Qatar Airways chief executive Akbar Al Baker remains defiant amidst an onslaught of accusations from US mainline carriers that his airline received state subsidies, and plans to continue expanding into the USA.

Calling the allegations by the three US carriers a "bullying tactic", Al Baker says at a press briefing in Washington DC: "The US government should reject these groundless claims of harm."

Al Baker is visiting the US capital this week, and has held talks with Transportation Secretary Anthony Foxx and Commerce Secretary Penny Pritzker, he tells Flightglobal. The Departments of Transportation, Commerce and State plan to review allegations raised by Delta Air Lines, American Airlines and United Airlines that Qatar Airways, along with Emirates Airline and Etihad Airways, received more than $42 billion in state subsidies from their respective governments.

The review is expected to begin end-May.

"If the US wants to talk to the government of Qatar, this is not the business of the airline," Al Baker says. "I think it's unnecessary... There is no cause for these negotiations to be opened when an air services agreement was signed... we are operating within those parameters."

Qatar and the USA have been open-skies partners since 2001.

The US mainline carriers say the alleged subsidies received by the Gulf carriers have allowed them to dump capacity on routes, and that US airlines are not able to compete effectively as a result. Delta, United and American are calling on the US government to block the Gulf carriers from adding new service to the USA in the meantime, although US authorities have not yet heeded this demand.

Al Baker points out that no US carrier flies to Qatar, and no US airline competes with Qatar Airways on any nonstop market. "US carriers demonstrate little interest" in serving the Gulf and South Asia markets, which are a key focus in Qatar's network, he adds.

US mainline carriers have said they left these markets because they cannot compete profitably with the Gulf carriers. United Airlines, for example, stopped flying to Doha in 2014 while Delta withdrew service to Mumbai in March.

Contrasting US carriers' connections with that of Qatar Airways, Al Baker says US airlines place their Gulf and India-bound passengers onto their European partners at the "congested airports" of Paris and Frankfurt. "We provide one-stop connections, avoid congested airports and eliminate long waiting times," he says. "We offer easy connections to 12 points in India and seven points in Pakistan along with Bangladesh, Sri Lanka and Nepal - countries that have zero US service."

Reiterating previous statements, Al Baker accuses the US airlines of hypocrisy, pointing out they had also received cash and loan guarantees from the US government in the wake of the September 11 terrorist attacks that crippled the US airline industry. "They use a broad definition of subsidy for us but a narrow one for themselves," he says. "State ownership is not synonymous with subsidy."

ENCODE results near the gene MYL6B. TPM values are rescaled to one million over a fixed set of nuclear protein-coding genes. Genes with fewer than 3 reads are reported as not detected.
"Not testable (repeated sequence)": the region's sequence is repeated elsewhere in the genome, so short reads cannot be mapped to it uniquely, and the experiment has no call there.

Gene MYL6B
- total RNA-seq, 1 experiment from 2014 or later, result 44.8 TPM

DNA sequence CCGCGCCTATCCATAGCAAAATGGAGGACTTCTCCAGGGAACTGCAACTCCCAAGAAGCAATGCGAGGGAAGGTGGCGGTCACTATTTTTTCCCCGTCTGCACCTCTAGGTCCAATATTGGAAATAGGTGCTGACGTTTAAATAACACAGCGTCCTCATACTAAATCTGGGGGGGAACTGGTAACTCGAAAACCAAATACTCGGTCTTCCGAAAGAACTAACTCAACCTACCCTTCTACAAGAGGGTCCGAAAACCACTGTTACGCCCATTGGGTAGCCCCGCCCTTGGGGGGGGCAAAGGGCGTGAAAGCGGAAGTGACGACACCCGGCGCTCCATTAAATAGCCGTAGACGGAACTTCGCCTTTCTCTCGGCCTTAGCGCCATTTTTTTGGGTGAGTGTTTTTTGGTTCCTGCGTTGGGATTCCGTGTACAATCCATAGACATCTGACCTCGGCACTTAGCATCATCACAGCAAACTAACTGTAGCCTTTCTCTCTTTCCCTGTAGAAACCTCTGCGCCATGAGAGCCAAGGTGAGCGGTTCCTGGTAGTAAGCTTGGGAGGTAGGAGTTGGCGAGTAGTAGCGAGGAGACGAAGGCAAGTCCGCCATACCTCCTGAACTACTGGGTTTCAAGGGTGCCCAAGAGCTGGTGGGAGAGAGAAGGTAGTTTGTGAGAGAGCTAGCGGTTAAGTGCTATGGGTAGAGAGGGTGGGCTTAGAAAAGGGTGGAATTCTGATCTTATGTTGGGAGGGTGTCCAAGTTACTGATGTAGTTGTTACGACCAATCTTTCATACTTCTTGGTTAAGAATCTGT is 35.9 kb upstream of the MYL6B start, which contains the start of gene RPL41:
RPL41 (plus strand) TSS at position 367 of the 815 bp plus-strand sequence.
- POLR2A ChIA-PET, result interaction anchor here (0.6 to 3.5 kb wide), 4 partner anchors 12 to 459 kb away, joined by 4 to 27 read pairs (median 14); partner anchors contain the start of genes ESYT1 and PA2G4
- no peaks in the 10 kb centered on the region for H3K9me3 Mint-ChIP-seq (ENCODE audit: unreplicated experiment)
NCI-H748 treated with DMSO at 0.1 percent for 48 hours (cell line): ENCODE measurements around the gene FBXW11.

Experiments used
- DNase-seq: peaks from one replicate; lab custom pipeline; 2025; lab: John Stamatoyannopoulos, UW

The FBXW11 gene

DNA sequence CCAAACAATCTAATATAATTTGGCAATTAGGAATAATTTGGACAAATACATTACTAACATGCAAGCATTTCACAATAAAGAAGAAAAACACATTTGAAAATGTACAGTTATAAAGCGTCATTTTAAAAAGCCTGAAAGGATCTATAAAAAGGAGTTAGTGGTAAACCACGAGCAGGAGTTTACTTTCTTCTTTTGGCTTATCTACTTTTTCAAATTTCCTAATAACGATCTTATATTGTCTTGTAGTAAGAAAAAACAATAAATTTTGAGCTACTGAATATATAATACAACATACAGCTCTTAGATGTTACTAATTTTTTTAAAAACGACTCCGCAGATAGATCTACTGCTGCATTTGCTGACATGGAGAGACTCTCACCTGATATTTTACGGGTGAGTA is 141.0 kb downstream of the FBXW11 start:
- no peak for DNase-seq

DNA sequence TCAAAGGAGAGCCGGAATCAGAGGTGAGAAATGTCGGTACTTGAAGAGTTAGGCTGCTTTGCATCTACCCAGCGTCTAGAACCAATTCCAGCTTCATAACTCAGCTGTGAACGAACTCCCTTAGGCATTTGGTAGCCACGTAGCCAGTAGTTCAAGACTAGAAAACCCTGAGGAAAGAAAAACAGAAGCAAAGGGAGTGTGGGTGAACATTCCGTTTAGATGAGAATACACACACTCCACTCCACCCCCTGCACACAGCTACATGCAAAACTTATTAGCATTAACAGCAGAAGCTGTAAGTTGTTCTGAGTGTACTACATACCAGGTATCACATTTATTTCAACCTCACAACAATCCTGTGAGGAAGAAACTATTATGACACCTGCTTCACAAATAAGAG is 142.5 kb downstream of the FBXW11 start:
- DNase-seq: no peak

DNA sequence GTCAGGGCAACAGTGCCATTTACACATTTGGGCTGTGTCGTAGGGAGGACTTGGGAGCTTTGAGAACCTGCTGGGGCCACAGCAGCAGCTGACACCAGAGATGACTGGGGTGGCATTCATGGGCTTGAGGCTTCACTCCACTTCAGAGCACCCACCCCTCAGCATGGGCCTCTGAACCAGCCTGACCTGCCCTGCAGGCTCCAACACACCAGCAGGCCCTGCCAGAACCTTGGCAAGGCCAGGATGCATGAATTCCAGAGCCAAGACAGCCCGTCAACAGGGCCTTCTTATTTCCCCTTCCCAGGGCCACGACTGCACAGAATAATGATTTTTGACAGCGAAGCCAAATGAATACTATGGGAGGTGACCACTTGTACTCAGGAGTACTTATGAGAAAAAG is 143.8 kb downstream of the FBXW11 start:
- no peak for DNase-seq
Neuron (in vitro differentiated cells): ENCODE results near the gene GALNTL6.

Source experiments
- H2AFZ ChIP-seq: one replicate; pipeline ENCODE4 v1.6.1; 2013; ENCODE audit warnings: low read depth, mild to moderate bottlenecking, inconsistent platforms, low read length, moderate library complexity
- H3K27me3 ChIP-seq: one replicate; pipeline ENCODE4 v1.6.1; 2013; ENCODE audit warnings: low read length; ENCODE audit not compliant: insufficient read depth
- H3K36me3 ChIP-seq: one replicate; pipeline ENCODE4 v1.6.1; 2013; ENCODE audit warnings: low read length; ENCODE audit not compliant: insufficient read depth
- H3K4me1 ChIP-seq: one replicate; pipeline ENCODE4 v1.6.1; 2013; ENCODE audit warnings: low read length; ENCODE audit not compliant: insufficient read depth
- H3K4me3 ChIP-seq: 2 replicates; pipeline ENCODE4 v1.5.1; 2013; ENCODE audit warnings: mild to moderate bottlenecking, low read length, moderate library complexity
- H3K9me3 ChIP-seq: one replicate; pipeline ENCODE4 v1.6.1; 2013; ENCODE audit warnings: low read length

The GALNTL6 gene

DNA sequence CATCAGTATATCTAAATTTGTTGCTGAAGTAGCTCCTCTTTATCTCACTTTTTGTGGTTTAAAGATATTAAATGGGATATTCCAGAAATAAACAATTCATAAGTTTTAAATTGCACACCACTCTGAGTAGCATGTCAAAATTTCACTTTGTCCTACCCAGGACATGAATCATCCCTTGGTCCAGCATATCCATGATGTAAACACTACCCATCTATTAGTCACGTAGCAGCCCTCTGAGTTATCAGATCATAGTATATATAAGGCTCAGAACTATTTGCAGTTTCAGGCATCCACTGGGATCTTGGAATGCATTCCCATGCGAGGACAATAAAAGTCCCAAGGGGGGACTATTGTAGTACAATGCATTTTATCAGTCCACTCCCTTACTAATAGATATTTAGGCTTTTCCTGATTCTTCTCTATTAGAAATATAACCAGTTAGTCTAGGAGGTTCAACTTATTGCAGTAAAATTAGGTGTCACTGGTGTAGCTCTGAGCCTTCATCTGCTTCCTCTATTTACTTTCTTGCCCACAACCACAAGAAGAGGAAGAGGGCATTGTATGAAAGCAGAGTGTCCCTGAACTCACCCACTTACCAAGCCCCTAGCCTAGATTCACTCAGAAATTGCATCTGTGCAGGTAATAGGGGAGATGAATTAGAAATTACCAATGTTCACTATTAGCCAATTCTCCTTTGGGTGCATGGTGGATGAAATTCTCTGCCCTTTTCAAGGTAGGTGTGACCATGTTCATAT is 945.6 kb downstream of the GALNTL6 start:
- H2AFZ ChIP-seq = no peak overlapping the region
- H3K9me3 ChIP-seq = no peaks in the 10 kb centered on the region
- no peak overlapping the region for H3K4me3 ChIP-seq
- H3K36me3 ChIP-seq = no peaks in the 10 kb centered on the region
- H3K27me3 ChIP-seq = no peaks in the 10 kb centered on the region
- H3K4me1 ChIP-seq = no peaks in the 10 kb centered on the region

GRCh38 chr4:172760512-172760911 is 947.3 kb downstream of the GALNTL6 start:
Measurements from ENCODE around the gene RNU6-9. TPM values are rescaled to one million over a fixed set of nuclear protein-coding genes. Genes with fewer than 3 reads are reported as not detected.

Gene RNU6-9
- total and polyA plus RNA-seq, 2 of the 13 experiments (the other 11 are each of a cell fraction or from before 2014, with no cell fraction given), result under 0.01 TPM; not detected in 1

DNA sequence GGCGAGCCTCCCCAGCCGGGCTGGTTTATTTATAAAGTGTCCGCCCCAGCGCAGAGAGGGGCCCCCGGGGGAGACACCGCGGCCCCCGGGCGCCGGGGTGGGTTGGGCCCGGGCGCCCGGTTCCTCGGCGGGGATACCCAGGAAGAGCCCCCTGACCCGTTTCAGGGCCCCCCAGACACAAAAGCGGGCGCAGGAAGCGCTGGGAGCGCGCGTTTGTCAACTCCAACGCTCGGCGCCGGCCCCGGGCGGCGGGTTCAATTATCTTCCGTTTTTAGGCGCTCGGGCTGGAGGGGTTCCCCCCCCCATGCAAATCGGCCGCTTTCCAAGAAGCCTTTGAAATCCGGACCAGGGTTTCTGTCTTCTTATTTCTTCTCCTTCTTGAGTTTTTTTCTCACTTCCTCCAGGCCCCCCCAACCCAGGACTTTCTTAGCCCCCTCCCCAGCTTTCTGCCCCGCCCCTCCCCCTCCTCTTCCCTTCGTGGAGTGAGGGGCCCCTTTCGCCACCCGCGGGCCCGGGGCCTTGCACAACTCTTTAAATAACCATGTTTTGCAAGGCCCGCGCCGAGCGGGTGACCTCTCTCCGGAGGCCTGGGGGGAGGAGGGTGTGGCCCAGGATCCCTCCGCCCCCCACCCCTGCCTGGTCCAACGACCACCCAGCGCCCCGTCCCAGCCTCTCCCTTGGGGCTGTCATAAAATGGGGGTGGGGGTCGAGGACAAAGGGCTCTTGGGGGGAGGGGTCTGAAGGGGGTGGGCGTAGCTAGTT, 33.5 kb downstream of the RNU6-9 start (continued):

The three US carriers in March released a lengthy report detailing the alleged subsidies against the Gulf carriers, after obtaining financial statements in several jurisdictions that the Gulf airlines operate to.

Asked if Qatar Airways plans to open its books publicly, Al Baker retorts: "Why should I? They [US carriers] have already taken our accounts." He adds that Qatar Airways will release its financial statements if it files for an initial public offering in the "not too distant future". "It's up to the owner of Qatar Airways [the Qatari government] if they want to open their books or not."

Al Baker says state ownership of Qatar Airways "is not unique". "Why don't they talk about China, Russia, India, their partners in Africa, and partners in Europe? Alitalia is a good example."

Delta, American and United have said that they are taking issue with Gulf carriers specifically due to the magnitude of the subsidies that they allegedly received. They US airlines are backed in their claims by their unions as well as Southwest Airlines' pilots union.

Al Baker, however, dismisses the US mainline carriers' campaign as a "transparent attempt" to block the expansion plans of Gulf carriers, and says the US airlines "got greedy to make more profits".

"The margins they are getting, between 10 and 15%, no other airlines in the world have achieved these kinds of margins," he says. Adding that US mainline carriers are controlling domestic capacity, he adds: "They have reduced capacity allowing them to keep prices high and provide crap service."

Even as the US mainline carriers are calling on their US government to stop Gulf airlines from adding new flights into the USA, Qatar Airways recently announced it will launch service to Los Angeles, Boston and Atlanta in 2016.

Al Baker dismisses speculation that Qatar Airways is adding Atlanta to rile Atlanta-based Delta, whose chief executive Richard Anderson has been notably vocal in his criticism of the Gulf carriers.

"Our announcement of Atlanta is not because of attacks coming from that place," he says. "There is a huge community from South Asia that are residing in and around Atlanta."

Qatar Airways plans to continue expanding in the USA, adds Al Baker. The airline is looking at adding a second daily frequency into Washington Dulles, and is also in talks with Pittsburgh International airport to start service there after the airport approached the airline, he says.

Source: Cirium Dashboard